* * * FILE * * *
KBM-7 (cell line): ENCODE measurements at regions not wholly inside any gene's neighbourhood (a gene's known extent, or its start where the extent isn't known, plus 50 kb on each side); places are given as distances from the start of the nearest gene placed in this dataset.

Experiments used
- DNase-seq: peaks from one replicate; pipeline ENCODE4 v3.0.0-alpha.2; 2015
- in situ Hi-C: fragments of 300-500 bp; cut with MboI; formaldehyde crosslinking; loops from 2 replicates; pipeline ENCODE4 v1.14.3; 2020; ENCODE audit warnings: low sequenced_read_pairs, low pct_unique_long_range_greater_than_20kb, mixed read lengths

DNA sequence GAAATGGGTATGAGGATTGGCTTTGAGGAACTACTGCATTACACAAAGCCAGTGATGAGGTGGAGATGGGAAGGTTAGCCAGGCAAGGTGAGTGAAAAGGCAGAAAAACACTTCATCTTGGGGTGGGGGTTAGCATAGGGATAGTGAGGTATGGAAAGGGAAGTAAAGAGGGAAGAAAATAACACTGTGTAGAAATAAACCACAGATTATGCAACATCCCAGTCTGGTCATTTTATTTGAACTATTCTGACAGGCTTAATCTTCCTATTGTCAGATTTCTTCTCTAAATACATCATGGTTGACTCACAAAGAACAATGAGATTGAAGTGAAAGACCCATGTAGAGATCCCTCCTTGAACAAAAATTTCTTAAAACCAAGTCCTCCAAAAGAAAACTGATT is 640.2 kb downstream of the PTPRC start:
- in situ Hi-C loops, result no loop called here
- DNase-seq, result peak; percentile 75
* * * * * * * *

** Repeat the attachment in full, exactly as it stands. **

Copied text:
KBM-7 (cell line): ENCODE measurements at regions not wholly inside any gene's neighbourhood (a gene's known extent, or its start where the extent isn't known, plus 50 kb on each side); places are given as distances from the start of the nearest gene placed in this dataset.

Experiments used
- DNase-seq: peaks from one replicate; pipeline ENCODE4 v3.0.0-alpha.2; 2015
- in situ Hi-C: fragments of 300-500 bp; cut with MboI; formaldehyde crosslinking; loops from 2 replicates; pipeline ENCODE4 v1.14.3; 2020; ENCODE audit warnings: low sequenced_read_pairs, low pct_unique_long_range_greater_than_20kb, mixed read lengths

DNA sequence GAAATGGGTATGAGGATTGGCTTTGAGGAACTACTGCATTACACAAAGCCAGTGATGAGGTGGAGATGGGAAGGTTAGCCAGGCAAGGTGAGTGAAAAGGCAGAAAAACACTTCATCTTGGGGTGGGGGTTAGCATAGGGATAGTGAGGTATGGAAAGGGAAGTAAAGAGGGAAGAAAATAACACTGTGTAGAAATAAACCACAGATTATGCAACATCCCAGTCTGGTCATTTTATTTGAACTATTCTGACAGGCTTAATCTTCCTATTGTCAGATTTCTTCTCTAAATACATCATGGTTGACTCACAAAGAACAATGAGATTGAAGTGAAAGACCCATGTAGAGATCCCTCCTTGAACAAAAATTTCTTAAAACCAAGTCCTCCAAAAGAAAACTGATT is 640.2 kb downstream of the PTPRC start:
- in situ Hi-C loops, result no loop called here
- DNase-seq, result peak; percentile 75